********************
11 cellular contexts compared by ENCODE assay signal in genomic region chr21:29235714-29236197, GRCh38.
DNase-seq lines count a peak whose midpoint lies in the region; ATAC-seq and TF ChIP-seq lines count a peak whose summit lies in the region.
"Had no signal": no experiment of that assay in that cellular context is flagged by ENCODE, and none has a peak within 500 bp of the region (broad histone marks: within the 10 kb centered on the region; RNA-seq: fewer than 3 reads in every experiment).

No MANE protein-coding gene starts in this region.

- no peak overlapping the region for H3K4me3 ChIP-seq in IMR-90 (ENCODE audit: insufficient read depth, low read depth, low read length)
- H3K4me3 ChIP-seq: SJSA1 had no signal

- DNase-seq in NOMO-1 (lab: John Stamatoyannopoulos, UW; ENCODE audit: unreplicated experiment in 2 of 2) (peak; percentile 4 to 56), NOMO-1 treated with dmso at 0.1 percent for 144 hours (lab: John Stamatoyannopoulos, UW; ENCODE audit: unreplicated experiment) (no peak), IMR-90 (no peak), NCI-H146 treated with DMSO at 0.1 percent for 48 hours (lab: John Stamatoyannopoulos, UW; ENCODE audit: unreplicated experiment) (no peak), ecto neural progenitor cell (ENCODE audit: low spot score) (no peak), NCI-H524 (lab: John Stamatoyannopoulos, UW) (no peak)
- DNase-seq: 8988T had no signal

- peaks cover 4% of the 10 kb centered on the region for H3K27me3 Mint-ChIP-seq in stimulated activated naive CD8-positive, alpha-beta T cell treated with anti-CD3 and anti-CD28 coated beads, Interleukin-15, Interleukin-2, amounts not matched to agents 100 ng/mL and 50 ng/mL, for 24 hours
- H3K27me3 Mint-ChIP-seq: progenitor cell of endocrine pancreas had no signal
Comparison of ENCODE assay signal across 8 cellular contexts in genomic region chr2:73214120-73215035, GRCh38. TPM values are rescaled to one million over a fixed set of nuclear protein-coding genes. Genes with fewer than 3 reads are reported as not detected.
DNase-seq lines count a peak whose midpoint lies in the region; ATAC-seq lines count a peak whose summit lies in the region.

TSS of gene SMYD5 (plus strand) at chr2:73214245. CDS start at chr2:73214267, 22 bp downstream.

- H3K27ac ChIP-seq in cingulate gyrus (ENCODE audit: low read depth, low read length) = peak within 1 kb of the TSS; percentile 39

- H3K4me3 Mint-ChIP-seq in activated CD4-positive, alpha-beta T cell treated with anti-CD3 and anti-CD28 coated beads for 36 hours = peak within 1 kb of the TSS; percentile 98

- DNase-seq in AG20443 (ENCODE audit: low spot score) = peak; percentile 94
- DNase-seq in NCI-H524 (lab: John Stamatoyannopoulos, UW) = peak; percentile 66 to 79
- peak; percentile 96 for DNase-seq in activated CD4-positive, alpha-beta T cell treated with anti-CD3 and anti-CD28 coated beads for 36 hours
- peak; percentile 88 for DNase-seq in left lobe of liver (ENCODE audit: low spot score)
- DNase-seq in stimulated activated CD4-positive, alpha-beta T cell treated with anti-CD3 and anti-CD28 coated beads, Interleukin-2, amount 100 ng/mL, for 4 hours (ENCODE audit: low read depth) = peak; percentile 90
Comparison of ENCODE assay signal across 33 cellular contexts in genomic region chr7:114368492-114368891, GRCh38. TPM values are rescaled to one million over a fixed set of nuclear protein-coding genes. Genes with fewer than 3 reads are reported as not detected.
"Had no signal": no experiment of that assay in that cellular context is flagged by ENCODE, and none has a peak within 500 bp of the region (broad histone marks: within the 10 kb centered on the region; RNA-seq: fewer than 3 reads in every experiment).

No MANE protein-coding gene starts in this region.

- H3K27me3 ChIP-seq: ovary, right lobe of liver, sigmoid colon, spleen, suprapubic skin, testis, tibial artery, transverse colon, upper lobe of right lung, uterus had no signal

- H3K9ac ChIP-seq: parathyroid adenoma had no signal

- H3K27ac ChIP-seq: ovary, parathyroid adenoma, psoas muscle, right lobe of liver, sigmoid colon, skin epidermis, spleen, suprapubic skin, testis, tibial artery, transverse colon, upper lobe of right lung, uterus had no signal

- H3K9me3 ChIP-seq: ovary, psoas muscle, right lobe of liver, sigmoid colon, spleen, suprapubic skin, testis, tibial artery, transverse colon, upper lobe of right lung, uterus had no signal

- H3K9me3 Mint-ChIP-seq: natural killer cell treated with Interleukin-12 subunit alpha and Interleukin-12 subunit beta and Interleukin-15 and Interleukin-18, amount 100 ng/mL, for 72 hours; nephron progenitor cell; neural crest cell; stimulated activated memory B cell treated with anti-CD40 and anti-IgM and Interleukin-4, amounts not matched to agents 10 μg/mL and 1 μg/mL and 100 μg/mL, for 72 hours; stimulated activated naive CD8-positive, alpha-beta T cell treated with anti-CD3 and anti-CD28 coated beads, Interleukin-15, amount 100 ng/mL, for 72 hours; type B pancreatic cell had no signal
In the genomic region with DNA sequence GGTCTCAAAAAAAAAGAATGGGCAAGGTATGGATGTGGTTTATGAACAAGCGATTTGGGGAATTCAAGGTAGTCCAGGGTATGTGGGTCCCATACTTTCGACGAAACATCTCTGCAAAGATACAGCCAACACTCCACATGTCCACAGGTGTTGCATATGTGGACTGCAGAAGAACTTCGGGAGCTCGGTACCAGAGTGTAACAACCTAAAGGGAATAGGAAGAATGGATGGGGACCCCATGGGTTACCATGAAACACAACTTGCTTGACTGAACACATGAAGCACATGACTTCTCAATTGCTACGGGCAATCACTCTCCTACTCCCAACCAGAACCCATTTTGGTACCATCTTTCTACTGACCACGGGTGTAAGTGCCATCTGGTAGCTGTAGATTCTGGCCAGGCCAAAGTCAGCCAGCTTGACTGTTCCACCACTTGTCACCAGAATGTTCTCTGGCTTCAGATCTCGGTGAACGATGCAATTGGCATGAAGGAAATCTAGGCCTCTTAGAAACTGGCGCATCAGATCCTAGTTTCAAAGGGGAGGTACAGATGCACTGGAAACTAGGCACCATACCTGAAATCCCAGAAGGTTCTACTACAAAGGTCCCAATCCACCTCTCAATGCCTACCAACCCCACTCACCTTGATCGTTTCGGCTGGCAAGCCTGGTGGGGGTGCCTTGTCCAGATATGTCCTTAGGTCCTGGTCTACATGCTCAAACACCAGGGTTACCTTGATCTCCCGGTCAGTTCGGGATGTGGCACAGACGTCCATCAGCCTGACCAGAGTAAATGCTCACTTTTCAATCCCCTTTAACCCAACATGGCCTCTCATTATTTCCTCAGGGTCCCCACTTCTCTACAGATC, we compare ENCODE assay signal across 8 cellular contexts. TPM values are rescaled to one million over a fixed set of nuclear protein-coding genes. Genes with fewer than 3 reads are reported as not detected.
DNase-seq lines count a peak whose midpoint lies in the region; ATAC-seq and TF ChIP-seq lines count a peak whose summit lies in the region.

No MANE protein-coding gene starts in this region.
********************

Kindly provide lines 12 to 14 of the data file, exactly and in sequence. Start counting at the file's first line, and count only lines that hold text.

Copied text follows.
DNase-seq lines count a peak whose midpoint lies in the region; ATAC-seq lines count a peak whose summit lies in the region.

TSS of gene SMYD5 (plus strand) at chr2:73214245. CDS start at chr2:73214267, 22 bp downstream.

- H3K27ac ChIP-seq in cingulate gyrus (ENCODE audit: low read depth, low read length) = peak within 1 kb of the TSS; percentile 39